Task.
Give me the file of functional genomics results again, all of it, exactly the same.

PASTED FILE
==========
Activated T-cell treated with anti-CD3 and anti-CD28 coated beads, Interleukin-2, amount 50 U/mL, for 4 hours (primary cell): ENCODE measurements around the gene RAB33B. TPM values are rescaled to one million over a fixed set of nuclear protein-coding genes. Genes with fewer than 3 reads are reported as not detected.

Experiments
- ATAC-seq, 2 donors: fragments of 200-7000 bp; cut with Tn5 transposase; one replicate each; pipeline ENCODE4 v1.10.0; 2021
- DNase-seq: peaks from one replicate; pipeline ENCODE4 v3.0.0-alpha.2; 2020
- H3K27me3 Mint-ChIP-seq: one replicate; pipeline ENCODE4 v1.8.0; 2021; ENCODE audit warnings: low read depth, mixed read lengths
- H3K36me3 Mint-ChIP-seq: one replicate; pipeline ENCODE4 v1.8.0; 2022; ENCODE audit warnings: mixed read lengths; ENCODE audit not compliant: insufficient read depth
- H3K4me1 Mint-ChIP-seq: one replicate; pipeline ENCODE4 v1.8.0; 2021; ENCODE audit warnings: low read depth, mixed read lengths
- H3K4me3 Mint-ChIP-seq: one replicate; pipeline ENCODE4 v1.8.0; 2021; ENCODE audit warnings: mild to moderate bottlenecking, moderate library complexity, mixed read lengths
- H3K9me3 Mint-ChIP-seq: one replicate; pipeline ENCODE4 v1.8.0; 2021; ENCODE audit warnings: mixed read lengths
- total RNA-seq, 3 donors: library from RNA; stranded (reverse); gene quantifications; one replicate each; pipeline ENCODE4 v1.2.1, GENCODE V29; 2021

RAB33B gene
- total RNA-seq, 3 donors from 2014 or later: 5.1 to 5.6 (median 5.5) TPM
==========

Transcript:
Activated T-cell treated with anti-CD3 and anti-CD28 coated beads, Interleukin-2, amount 50 U/mL, for 4 hours (primary cell): ENCODE measurements around the gene RAB33B. TPM values are rescaled to one million over a fixed set of nuclear protein-coding genes. Genes with fewer than 3 reads are reported as not detected.

Experiments
- ATAC-seq, 2 donors: fragments of 200-7000 bp; cut with Tn5 transposase; one replicate each; pipeline ENCODE4 v1.10.0; 2021
- DNase-seq: peaks from one replicate; pipeline ENCODE4 v3.0.0-alpha.2; 2020
- H3K27me3 Mint-ChIP-seq: one replicate; pipeline ENCODE4 v1.8.0; 2021; ENCODE audit warnings: low read depth, mixed read lengths
- H3K36me3 Mint-ChIP-seq: one replicate; pipeline ENCODE4 v1.8.0; 2022; ENCODE audit warnings: mixed read lengths; ENCODE audit not compliant: insufficient read depth
- H3K4me1 Mint-ChIP-seq: one replicate; pipeline ENCODE4 v1.8.0; 2021; ENCODE audit warnings: low read depth, mixed read lengths
- H3K4me3 Mint-ChIP-seq: one replicate; pipeline ENCODE4 v1.8.0; 2021; ENCODE audit warnings: mild to moderate bottlenecking, moderate library complexity, mixed read lengths
- H3K9me3 Mint-ChIP-seq: one replicate; pipeline ENCODE4 v1.8.0; 2021; ENCODE audit warnings: mixed read lengths
- total RNA-seq, 3 donors: library from RNA; stranded (reverse); gene quantifications; one replicate each; pipeline ENCODE4 v1.2.1, GENCODE V29; 2021

RAB33B gene
- total RNA-seq, 3 donors from 2014 or later: 5.1 to 5.6 (median 5.5) TPM